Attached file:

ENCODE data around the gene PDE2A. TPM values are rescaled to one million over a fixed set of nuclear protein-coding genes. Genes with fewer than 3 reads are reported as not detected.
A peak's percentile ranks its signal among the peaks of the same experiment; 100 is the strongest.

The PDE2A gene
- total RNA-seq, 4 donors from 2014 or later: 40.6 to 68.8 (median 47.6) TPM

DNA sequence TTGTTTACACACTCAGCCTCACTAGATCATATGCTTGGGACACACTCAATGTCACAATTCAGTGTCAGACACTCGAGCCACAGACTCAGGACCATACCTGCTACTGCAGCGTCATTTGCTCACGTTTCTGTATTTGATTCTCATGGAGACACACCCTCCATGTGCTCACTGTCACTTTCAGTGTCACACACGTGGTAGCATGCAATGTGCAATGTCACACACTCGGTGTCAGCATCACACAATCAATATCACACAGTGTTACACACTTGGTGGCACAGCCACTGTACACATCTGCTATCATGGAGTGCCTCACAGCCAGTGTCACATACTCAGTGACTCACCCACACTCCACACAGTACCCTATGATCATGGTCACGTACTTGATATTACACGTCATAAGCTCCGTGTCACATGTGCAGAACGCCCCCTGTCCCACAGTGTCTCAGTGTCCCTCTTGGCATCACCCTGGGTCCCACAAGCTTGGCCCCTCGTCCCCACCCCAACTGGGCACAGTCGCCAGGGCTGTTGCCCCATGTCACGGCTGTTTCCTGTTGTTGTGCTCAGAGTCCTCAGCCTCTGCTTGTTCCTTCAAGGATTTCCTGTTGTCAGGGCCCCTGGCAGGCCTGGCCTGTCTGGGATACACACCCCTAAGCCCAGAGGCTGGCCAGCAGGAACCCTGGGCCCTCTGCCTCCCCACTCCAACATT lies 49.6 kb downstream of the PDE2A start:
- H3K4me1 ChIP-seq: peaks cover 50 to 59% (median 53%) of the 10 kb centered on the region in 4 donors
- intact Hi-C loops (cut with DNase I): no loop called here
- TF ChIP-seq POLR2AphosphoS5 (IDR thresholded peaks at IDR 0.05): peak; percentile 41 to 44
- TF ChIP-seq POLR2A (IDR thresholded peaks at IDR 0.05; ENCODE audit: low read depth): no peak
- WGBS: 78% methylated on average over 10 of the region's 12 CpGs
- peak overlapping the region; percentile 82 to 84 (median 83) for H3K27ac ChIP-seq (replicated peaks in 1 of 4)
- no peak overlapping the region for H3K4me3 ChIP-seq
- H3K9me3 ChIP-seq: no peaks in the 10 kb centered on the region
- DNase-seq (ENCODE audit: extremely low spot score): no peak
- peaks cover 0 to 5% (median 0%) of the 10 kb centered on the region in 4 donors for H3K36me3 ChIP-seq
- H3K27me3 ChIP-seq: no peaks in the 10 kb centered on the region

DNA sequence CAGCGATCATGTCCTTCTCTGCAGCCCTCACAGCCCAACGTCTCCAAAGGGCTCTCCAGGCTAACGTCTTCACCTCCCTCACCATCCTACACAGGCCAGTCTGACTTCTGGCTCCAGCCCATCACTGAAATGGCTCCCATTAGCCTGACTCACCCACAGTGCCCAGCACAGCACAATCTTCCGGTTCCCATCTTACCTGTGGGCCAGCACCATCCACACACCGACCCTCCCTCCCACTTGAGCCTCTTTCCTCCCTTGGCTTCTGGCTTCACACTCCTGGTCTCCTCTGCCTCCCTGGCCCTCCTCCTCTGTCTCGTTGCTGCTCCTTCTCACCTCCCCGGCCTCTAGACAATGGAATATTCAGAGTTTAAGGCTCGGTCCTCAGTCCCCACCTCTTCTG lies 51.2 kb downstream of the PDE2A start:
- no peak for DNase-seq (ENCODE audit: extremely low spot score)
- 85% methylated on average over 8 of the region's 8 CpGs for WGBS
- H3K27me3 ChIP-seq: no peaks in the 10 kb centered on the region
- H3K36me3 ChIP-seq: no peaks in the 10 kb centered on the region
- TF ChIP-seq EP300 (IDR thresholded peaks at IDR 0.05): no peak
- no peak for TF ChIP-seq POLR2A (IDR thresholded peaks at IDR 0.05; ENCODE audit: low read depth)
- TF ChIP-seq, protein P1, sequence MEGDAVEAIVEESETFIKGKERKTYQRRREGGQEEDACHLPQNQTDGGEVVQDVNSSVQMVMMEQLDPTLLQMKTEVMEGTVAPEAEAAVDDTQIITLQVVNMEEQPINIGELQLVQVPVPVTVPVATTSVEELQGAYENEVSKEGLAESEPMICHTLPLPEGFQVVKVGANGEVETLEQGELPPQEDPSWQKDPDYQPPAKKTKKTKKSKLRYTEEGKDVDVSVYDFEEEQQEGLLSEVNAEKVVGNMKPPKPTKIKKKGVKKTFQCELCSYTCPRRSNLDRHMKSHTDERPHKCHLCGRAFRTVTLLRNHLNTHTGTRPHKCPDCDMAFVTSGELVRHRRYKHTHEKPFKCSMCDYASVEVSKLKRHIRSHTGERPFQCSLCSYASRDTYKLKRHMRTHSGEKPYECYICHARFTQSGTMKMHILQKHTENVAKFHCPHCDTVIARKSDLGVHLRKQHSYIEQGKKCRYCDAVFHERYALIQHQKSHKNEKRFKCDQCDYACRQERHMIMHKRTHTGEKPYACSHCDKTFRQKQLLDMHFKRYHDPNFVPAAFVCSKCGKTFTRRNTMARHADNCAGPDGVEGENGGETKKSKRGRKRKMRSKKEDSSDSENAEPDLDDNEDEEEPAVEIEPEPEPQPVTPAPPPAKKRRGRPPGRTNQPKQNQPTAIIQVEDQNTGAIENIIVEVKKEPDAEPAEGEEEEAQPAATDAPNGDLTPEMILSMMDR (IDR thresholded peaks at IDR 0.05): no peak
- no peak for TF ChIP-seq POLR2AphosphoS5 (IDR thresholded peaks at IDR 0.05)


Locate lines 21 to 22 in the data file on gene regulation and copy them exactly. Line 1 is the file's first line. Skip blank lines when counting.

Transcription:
- H3K36me3 ChIP-seq: no peaks in the 10 kb centered on the region
- TF ChIP-seq EP300 (IDR thresholded peaks at IDR 0.05): no peak